Qatar Airways CEO confident on A380 deliveries

Airline CEO says he expects superjumbos to arrive on schedule despite wing crack issues
Qatar Airways CEO confident on A380 deliveries
Qatar Airways chief executive officer Akbar Al Baker. (AFP/Getty Images)
By Andy Sambidge
Mon 13 Feb 2012 06:05 PM

The chief executive of Qatar Airways said on Monday he was confident the airline would receive delivery of its A380s from Airbus on schedule despite the current wing cracks problem.

"We have confidence in the A380. We are going to definitely receive our A380s on schedule. We will make sure that all the problems airlines are facing [with the A380] will be resolved before we take the aircraft," Akbar Al Baker told Reuters on the eve of the Singapore Airshow.

Last week, airlines operating the Airbus A380 aircraft were told they will be required to perform wider inspections of the superjumbos after Europe’s air safety regulator extended the checks to the entire fleet of the double-decker jetliner.

The wider inspections will follow a January 20 so-called airworthiness directive by the European Aviation Safety Agency that required checks for potential wing cracks only on 20 A380 aircraft that were among the most heavily used.

A total of 253 A380s have been ordered by 19 customers, with Dubai's Emirates Airline, which has ordered 90, being by far the biggest.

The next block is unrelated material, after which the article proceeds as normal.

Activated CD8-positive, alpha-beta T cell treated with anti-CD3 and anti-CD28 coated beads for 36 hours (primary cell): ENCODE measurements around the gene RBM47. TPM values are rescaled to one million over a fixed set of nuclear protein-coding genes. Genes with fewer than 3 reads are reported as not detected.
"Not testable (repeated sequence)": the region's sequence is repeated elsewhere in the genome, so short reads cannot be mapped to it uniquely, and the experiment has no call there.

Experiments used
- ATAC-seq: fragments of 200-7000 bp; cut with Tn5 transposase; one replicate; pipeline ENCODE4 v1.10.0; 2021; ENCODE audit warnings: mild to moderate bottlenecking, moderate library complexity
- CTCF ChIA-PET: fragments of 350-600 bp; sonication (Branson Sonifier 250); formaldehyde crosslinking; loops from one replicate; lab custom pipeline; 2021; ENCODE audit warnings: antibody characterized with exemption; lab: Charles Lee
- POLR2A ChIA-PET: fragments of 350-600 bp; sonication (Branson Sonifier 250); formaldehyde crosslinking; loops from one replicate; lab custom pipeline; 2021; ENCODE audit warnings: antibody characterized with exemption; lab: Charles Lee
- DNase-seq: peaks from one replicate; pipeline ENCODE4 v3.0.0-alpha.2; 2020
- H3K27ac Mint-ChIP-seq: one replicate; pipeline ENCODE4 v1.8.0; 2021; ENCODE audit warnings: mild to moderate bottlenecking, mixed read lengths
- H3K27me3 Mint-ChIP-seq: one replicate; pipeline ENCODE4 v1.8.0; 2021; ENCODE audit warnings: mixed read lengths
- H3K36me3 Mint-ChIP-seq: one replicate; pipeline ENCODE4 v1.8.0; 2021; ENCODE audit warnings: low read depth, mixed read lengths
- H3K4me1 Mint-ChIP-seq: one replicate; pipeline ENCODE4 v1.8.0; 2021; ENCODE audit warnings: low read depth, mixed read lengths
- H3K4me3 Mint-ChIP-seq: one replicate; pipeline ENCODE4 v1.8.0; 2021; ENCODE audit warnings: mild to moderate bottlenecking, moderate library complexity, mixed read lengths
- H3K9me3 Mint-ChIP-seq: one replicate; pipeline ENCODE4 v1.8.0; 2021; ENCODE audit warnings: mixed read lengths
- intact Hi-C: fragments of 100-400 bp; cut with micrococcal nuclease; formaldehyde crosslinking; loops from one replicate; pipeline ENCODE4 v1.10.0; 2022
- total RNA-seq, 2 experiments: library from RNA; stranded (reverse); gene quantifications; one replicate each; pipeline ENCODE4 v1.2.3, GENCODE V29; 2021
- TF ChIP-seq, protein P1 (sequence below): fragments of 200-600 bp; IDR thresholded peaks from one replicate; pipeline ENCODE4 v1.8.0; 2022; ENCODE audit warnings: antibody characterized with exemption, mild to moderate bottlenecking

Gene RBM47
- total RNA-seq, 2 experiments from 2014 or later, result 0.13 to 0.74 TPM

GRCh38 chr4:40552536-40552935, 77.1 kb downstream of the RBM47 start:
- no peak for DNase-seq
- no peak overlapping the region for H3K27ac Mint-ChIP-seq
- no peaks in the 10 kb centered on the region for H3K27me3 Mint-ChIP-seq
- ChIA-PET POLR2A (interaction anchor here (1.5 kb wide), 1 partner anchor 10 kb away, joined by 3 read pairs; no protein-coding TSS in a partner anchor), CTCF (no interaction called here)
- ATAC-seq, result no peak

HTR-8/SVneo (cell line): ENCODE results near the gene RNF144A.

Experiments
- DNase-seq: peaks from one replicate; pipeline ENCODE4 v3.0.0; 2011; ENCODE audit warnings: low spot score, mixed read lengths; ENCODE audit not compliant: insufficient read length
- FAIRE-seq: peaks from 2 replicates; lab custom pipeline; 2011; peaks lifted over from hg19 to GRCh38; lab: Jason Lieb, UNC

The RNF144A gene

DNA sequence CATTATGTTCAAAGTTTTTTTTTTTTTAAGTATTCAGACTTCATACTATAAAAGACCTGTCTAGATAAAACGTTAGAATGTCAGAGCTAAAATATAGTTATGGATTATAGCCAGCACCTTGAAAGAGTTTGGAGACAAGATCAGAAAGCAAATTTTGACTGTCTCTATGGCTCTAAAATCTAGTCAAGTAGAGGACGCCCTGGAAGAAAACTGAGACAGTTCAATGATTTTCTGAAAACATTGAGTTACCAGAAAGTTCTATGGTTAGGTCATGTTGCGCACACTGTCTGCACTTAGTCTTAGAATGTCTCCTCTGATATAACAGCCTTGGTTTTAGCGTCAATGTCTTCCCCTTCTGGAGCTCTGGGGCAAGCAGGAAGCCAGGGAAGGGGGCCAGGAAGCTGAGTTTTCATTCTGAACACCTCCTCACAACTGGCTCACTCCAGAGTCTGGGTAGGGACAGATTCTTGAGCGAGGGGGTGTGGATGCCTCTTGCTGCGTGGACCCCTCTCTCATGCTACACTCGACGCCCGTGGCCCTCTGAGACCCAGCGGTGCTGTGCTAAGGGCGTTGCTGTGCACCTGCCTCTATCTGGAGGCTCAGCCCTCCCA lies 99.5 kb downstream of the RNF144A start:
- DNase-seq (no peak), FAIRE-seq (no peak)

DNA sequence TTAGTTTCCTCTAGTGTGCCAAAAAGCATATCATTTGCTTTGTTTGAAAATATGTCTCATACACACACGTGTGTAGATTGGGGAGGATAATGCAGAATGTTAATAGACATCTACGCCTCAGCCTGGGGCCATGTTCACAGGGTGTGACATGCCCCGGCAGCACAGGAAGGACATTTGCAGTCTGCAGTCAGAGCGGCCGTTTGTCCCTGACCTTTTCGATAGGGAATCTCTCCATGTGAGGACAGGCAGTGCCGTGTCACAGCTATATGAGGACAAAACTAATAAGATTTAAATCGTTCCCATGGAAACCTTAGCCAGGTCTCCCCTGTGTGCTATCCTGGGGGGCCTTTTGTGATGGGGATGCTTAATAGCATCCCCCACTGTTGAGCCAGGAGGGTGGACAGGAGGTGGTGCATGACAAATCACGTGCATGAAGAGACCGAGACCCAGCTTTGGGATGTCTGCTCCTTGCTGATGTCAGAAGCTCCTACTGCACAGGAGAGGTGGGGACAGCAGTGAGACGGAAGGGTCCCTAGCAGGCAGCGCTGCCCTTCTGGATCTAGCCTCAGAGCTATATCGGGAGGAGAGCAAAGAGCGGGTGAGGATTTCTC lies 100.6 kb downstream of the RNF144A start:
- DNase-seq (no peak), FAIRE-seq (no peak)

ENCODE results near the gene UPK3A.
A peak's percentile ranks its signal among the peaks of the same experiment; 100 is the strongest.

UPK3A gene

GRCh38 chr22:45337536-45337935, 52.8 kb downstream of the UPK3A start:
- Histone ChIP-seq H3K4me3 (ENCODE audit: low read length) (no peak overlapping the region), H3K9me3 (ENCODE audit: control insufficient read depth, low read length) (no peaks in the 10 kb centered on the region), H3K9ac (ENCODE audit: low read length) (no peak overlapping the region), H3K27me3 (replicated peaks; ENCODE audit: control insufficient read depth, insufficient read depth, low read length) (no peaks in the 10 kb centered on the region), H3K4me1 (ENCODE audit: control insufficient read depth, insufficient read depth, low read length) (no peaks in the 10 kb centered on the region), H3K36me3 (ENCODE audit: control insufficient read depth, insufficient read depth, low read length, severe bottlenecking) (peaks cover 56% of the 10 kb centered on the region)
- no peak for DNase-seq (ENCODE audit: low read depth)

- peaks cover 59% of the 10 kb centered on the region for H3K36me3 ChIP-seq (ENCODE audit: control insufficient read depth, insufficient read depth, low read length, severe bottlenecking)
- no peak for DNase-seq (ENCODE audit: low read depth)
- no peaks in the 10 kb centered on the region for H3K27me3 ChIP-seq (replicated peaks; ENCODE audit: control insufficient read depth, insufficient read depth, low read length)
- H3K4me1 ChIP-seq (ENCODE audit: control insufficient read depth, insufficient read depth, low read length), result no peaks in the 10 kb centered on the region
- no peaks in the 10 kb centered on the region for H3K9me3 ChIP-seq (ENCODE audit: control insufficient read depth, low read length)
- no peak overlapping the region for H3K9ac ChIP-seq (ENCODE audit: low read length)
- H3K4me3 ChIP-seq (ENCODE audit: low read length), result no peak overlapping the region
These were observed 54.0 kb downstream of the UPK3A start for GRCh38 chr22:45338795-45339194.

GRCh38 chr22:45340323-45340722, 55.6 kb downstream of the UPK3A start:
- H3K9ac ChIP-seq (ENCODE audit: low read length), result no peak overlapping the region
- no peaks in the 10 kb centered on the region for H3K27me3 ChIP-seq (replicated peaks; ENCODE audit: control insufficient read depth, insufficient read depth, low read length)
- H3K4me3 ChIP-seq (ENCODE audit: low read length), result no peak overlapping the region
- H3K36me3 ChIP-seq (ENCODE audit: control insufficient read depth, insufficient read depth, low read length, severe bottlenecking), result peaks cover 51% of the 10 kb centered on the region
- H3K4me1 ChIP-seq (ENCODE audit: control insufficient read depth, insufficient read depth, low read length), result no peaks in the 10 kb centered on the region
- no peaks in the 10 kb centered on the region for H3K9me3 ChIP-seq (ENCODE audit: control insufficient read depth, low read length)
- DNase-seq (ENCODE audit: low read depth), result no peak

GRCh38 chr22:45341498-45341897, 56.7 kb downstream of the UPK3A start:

Airbus, the largest maker of passenger jets, has attributed the cracks to the manufacturing process of the wings and has identified a two-step fix.

Short-term repairs will take as many as five days for each plane, while a longer term solution will include new materials and a different way of assembly.

Qantas Airways, Australia’s largest carrier, suspended use of one of its Airbus A380 passenger jets for as long as a week after discovering cracks in wing parts, the carrier said last week.

Singapore Airlines, the first airline to put the A380 into service in 2007, has also repaired some of its A380s and has put the jets back into operation.

Hairline cracks discovered in some A380 wings in late December were initially not deemed critical, with Airbus calling for fixes only at the routine four-year checks.

Emirates now has 20 A380s in service, Singapore has 15, Qantas has 12, Air France KLM Group has eight Deutsche Lufthansa has six, Korean Air Lines Co has five, and China Southern has two.

The aircraft has two levels and typically seats about 550 passengers in three classes.

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